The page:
Newspaper article International Herald Tribune

On Regulations, Only Dissatisfaction Is Universal

Newspaper article International Herald Tribune

On Regulations, Only Dissatisfaction Is Universal

Article excerpt

An international survey finds division in many countries over whether there is too much or too little regulation on business, but there is wide agreement that the current level is not right.


Americans are split almost down the middle on the issue of whether there is too much regulation of business or too little. Residents of most other countries are more likely to think more regulation is needed.

But there is widespread agreement around the world on one point: The current level of regulation is not right.

In surveys of 1,000 people in each of 24 countries, plus Hong Kong, late last year, Edelman, a public relations firm, asked, "When it comes to government regulation of business, do you think that your government regulates business too much, not enough or about the right amount?"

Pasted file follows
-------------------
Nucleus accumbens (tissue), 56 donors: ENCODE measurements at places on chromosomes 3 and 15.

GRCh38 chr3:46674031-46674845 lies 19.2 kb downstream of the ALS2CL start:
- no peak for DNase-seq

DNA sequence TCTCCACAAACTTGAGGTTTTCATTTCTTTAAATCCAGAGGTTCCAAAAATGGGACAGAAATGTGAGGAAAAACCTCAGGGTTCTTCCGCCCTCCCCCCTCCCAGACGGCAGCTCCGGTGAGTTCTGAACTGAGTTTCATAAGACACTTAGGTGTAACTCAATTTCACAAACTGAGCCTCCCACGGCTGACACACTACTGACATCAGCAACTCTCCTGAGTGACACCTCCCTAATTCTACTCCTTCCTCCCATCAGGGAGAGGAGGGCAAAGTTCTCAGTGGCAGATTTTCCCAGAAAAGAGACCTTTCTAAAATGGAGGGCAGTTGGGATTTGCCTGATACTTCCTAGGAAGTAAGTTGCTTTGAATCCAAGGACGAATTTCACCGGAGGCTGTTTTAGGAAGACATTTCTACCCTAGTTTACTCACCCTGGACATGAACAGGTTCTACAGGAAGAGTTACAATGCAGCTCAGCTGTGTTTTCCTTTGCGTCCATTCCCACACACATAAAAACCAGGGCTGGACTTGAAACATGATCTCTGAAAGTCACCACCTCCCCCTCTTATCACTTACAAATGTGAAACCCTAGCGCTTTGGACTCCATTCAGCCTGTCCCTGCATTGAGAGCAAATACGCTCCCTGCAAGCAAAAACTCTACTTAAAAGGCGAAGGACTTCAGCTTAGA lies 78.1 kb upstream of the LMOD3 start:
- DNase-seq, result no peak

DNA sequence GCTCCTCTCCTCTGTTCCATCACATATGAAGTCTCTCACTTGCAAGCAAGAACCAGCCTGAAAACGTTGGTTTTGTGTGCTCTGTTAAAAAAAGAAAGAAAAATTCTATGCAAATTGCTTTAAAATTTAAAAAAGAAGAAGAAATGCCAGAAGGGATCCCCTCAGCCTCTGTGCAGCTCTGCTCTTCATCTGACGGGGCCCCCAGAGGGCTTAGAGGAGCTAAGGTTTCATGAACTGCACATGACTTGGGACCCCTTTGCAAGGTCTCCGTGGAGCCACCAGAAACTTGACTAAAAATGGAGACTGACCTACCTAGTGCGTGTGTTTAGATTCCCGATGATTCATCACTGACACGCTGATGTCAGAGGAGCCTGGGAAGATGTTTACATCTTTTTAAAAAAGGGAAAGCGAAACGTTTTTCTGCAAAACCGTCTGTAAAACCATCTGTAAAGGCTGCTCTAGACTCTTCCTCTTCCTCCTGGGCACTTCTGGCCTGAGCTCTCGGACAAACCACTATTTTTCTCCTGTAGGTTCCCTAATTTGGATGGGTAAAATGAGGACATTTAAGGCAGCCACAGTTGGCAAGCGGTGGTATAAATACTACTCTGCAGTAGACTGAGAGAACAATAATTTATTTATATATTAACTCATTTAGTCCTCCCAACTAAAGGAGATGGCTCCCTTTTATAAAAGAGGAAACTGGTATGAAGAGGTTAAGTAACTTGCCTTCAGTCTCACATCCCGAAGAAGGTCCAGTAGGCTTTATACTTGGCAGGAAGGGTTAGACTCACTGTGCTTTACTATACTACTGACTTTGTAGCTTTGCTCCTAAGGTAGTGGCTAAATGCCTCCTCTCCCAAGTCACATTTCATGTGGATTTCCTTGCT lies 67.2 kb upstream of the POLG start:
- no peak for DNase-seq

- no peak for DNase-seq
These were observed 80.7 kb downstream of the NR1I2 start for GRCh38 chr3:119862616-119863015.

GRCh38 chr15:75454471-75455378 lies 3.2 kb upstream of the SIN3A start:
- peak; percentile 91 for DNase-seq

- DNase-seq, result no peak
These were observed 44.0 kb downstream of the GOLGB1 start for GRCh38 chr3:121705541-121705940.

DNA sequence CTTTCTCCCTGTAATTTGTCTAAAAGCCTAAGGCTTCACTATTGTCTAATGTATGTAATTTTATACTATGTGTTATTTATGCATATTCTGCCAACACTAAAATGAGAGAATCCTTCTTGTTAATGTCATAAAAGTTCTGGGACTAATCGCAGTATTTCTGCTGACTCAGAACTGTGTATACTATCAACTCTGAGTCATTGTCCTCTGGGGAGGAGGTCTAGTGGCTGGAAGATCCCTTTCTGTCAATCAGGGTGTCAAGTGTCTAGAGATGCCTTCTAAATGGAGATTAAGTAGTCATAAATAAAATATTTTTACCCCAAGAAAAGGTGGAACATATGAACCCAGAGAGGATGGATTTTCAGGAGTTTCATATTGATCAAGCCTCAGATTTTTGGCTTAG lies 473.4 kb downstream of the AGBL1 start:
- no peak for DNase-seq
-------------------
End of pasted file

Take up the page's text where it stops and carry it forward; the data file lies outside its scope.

In the United States, 31 percent said there was too much regulation. As can be seen in the accompanying chart, that is a higher proportion than in any other country. But 37 percent of Americans said more regulation was needed.

Regulation is likely to be an issue in the presidential election this year. Republican candidates have asserted that economic growth would increase immediately if the Dodd-Frank law, which was passed in 2010 and increased bank regulation, were repealed. The president has said he sees a lack of regulation before he took office as one cause of the financial crisis. Those views reflect the beliefs of majorities in each party.

"Just like a presidential election, you've got the swing voters as your deciders," said Steve Lombardo, the chief executive of the Edelman unit that conducted the surveys. Independents are more closely divided, but among them, more think increased regulation is needed than believe there is too much.

In only three countries -- Singapore, Sweden and the United Arab Emirates -- are as many as a third of respondents happy with the level of regulation.

Historically, the clamor for more regulation often comes after economic problems that perhaps could have been prevented. …

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